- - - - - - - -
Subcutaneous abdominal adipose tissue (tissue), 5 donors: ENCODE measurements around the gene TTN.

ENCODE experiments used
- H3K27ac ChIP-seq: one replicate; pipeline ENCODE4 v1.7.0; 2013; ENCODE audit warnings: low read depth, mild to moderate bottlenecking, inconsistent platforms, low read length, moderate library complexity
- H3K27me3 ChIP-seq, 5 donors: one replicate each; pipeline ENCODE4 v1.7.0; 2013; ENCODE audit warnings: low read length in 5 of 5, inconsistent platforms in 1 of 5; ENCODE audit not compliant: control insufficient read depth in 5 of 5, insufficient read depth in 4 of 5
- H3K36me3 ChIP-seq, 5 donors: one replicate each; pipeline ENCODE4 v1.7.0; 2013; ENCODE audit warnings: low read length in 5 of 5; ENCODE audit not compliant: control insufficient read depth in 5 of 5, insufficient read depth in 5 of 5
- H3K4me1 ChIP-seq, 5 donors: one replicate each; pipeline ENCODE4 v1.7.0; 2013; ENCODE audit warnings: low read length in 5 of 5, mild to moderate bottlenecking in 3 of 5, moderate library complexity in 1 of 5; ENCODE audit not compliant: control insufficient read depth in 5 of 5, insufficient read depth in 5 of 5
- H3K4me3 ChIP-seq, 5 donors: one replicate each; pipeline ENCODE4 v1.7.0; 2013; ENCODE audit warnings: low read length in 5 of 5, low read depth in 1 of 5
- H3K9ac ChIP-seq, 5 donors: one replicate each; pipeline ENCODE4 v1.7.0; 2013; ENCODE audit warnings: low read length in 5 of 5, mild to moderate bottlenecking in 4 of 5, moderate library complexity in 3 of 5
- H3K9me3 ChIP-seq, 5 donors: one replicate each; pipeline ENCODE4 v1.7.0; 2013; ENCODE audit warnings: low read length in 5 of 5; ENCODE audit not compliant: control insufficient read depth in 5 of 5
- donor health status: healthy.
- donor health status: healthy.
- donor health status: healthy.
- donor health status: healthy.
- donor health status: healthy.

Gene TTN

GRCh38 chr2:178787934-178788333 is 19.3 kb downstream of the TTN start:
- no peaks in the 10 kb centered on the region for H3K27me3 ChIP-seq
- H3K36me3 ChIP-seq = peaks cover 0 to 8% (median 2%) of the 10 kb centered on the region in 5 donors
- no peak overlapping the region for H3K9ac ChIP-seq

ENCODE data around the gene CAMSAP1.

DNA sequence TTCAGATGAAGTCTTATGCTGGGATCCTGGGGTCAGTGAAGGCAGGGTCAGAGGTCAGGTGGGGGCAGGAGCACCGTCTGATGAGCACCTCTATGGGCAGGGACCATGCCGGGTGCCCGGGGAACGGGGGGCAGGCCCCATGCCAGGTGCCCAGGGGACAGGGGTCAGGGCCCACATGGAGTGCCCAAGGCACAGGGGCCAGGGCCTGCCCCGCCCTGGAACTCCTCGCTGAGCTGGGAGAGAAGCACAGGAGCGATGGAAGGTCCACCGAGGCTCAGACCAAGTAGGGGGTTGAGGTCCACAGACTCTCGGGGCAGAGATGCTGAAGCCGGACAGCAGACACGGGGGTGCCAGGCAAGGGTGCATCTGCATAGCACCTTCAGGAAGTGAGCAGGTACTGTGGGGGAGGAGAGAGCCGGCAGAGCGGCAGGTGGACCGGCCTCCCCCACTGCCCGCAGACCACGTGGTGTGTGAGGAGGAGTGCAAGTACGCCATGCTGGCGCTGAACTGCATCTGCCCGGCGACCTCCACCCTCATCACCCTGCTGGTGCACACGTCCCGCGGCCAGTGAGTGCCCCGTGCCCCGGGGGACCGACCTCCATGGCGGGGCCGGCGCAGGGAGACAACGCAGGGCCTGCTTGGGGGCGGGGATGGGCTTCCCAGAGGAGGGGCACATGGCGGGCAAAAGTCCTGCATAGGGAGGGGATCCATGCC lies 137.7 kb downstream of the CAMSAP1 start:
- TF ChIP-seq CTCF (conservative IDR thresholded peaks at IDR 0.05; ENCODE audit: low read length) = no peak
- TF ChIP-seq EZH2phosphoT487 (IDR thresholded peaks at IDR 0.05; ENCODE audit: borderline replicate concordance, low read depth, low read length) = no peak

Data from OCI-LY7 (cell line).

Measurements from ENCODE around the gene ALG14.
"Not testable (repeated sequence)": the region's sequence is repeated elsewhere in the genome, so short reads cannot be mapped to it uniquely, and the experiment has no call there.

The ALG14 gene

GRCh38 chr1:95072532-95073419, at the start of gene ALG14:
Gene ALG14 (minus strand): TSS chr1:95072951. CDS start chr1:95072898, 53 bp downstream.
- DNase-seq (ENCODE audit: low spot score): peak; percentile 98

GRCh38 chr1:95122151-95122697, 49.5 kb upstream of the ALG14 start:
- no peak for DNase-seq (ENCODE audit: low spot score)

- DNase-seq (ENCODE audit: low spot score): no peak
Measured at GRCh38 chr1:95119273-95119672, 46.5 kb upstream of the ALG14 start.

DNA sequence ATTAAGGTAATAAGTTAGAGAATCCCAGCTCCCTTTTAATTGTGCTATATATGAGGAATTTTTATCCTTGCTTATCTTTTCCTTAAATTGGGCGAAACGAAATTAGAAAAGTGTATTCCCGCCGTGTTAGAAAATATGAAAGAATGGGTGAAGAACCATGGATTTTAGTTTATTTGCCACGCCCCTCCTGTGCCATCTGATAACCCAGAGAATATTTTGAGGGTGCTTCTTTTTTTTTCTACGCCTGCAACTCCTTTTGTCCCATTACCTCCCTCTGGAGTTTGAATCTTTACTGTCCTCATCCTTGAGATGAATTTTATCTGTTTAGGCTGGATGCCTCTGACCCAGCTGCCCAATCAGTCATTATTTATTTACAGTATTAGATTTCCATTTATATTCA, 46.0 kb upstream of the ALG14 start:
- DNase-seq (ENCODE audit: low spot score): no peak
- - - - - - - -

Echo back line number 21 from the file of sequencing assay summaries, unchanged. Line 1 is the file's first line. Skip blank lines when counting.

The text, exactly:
DNA sequence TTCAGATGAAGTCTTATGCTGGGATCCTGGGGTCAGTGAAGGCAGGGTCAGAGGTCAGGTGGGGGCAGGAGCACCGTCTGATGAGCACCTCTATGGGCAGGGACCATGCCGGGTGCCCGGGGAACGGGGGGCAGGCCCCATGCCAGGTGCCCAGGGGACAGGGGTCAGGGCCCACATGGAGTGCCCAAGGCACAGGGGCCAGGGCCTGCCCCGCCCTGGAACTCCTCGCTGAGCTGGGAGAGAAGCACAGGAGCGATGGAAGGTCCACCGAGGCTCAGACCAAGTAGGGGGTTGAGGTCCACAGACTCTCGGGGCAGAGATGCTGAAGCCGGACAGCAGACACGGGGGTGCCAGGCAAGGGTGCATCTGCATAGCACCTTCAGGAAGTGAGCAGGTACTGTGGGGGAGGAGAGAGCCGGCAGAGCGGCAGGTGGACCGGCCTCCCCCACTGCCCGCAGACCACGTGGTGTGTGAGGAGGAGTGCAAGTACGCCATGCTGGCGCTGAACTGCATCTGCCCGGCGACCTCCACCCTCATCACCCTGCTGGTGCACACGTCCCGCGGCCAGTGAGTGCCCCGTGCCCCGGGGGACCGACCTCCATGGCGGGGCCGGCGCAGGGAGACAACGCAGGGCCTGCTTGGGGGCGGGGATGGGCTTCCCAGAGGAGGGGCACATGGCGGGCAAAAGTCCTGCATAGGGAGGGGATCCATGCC lies 137.7 kb downstream of the CAMSAP1 start: